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Loralee Hoffer

Loralee Hoffer
Loralee Hoffer

Loralee Hoffer exemplifies Courageous Leadership, noted her nominator, in leading by example and devoting immense time and effort to her peers’ success.

Loralee is an honors Psychology major with minors in Creative Writing and Adaptive Brain and Behavior, graduating this spring and currently applying to doctoral programs in industrial organizational psychology.

As undergraduate lab coordinator of the Center for Applied Behavior Systems, the largest research lab in the Virginia Tech Psychology Department, Loralee works closely with lab leadership and coordinates the work of all other undergraduate research assistants while maintaining her own research work.

Loralee chose to continue living on campus her senior year as President of the Creativity and Innovation District Hall Council to create a strong and welcoming community and to ensure all new students have a positive experience there.

She serves as Senior Editor and Writer for Her Campus at Virginia Tech, an online magazine written for and by college women.

Loralee also serves the campus community as an Ambassador for the Office of Undergraduate Research. In this work, she meets with other students seeking lab experiences on campus and connects them with opportunities as they navigate the early stages of that process.

Loralee’s passion is positive psychology — studying factors that enhance wellbeing and overall quality of life and applying them as broadly as possible. “I want to disseminate the revolutionary findings of this relatively new field,” said Loralee, “and help people realize that there are more options for improving your life than just correcting the bad.”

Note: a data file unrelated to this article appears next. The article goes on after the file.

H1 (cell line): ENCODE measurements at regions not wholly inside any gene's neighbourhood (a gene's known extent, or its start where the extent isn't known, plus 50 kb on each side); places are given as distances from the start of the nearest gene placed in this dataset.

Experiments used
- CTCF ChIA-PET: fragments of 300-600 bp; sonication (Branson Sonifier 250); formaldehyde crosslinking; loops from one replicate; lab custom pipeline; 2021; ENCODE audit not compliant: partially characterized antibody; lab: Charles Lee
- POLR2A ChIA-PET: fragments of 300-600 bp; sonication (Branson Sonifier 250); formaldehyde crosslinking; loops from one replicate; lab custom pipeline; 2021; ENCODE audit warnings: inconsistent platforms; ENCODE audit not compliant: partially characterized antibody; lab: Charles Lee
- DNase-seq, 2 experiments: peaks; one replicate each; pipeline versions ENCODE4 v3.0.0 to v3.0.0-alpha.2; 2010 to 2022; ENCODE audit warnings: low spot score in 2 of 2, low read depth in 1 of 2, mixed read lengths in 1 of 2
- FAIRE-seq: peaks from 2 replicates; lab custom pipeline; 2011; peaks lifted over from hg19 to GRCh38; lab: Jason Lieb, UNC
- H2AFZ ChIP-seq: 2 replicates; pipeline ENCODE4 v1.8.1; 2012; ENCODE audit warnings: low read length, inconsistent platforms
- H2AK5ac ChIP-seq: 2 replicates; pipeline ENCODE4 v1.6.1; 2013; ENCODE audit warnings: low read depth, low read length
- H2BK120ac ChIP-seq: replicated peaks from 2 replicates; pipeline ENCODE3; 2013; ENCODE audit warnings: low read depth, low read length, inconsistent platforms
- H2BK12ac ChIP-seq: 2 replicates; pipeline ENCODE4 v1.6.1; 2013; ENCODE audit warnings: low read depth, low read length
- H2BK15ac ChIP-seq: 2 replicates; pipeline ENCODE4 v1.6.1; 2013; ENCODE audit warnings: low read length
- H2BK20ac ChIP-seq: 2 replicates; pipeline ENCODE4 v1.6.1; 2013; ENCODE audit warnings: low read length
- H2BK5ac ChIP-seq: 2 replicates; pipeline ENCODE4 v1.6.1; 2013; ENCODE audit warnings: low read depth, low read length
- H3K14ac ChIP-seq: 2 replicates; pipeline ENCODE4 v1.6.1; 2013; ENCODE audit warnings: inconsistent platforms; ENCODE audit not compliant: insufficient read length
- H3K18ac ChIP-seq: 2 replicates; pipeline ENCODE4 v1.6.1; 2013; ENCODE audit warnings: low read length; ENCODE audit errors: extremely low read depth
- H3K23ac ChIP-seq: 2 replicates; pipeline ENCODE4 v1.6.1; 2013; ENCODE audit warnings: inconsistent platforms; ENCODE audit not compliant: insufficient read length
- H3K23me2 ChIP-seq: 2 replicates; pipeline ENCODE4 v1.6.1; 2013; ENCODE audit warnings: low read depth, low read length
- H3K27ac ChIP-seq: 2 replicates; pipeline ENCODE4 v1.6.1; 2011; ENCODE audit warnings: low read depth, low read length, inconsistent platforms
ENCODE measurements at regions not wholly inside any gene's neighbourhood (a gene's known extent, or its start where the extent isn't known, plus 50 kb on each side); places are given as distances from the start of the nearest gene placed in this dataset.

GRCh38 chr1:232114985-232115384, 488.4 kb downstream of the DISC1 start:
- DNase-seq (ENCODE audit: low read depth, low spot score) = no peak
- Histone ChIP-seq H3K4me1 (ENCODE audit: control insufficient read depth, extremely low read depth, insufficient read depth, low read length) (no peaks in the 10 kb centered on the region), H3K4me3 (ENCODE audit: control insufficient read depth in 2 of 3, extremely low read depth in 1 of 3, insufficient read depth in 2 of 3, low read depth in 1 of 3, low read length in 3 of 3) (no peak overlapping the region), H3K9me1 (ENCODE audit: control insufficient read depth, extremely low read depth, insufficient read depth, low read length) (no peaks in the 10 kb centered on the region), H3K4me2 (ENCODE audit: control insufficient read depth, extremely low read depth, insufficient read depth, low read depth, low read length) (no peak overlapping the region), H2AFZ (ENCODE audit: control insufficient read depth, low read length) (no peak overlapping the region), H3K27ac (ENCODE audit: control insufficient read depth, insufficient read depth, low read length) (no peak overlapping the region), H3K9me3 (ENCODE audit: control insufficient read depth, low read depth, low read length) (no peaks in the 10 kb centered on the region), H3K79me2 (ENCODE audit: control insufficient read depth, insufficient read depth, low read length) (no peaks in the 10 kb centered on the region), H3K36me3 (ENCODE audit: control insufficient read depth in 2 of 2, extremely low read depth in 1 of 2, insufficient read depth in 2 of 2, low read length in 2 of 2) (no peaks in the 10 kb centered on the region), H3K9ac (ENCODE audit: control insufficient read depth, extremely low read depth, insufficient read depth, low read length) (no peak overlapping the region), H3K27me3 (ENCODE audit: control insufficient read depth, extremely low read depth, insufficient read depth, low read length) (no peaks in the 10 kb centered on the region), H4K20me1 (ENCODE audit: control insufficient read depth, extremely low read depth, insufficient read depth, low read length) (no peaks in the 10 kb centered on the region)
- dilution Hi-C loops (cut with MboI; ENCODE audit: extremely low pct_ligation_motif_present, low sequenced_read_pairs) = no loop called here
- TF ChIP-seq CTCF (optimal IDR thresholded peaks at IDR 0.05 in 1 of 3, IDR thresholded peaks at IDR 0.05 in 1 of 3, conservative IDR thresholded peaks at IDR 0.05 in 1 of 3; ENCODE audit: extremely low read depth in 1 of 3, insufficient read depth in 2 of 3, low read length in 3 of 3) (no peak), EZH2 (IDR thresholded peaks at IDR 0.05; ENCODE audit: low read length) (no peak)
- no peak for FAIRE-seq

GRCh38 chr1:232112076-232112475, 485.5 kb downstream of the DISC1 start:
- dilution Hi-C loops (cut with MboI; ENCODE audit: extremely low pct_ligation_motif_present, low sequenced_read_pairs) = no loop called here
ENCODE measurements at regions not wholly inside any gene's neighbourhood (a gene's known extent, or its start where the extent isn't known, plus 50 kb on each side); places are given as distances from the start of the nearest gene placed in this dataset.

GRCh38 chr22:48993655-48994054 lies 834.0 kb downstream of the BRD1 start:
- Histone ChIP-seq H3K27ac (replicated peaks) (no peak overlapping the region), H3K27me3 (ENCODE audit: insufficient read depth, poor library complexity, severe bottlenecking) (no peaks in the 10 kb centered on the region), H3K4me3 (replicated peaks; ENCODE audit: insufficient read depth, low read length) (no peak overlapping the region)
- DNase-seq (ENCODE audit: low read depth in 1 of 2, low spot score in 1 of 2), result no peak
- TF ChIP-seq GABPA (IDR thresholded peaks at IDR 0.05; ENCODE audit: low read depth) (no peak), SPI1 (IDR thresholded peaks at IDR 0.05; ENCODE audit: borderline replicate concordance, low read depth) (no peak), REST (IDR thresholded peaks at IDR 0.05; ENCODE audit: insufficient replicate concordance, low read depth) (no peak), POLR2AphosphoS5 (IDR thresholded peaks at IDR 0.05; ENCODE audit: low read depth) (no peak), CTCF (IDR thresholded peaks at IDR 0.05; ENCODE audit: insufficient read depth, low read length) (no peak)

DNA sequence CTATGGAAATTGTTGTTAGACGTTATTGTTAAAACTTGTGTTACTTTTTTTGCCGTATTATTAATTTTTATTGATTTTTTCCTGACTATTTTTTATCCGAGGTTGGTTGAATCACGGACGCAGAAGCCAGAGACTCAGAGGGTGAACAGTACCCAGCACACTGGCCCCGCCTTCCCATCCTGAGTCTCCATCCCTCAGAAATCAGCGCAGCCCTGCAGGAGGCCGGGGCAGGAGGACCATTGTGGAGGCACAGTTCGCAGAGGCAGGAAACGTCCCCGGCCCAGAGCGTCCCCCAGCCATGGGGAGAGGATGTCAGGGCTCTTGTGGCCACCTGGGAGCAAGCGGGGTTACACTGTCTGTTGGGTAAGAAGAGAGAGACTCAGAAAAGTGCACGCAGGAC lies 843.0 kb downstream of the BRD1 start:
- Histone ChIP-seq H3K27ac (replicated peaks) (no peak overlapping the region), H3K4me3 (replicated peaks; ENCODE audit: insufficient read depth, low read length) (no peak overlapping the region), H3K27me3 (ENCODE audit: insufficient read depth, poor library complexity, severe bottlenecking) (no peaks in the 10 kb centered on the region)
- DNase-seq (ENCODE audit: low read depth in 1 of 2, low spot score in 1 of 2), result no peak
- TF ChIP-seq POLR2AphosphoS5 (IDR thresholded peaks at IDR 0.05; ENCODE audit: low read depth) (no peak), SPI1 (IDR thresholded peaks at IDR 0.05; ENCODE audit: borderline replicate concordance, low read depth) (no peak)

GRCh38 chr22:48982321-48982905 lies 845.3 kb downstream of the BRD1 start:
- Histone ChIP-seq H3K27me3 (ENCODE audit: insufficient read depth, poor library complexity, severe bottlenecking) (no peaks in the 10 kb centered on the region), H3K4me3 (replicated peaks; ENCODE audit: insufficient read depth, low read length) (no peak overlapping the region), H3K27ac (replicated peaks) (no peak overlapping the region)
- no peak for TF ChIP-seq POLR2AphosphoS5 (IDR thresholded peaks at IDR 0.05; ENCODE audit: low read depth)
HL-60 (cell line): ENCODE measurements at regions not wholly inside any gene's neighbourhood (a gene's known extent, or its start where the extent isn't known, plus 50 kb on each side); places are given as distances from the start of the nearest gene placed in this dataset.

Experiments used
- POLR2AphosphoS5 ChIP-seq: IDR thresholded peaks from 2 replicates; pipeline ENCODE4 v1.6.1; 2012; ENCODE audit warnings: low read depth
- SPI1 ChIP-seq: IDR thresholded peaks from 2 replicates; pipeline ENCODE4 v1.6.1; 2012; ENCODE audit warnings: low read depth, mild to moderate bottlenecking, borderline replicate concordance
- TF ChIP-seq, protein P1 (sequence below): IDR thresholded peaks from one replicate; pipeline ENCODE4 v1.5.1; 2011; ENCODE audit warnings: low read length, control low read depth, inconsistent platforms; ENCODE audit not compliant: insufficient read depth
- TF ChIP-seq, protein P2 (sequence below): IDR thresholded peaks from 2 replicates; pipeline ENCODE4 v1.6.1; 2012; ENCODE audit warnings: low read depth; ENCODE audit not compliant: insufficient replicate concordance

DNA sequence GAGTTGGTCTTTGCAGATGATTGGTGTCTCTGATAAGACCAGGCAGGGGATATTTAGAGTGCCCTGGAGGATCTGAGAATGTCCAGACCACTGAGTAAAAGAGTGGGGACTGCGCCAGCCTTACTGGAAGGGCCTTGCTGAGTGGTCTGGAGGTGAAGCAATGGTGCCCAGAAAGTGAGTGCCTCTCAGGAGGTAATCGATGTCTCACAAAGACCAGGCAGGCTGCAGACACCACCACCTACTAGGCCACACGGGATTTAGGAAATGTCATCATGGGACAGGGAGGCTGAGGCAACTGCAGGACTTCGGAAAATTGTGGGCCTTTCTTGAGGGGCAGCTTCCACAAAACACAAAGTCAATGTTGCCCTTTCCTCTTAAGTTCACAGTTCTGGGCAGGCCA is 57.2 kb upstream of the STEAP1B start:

Professionally, she intends to apply positive psychology to the workplace, exploring how to make employees happier, more productive, and more efficient.

Loralee shared that, in her experience, a daily gratitude practice is among the most effective ways to enhance wellbeing. She said, “Writing a gratitude journal, thanking a friend, or just pondering what you’re grateful for can give a healthy dose of perspective and improve your mood and the mood of any others involved.”

Loralee’s gratitude clearly informs pride in her own resilience. She said, “With the amazing assistance from Services for Students with Disabilities, the grace of many kind professors, and more determination than I was sure I could ever produce, I have been able to progress towards completing my degree. My graduation will represent the culmination of my greatest academic challenge and my greatest physical challenge as well.”

Loralee strengthens the Psychology Department, the Creativity and Innovation District community, and the larger Virginia Tech community as a model of a courageous leader, said her nominator.

Loralee’s contributions serve as examples, and she tirelessly encourages others to make their own contributions in undergraduate research, campus community engagement, and developing discourse communities through writing.

Courageous leadership, said Loralee, “is not just managing a team, but inspiring others to make a change, join a cause, or lend a hand. A courageous leader has a responsibility to care for their team by practicing empathy, providing thoughtful feedback, and being sensitive to team needs.”

I am honored to present the Aspire! Award for PREPARE FOR A LIFE OF COURAGEOUS LEADERSHIP to Loralee Hoffer.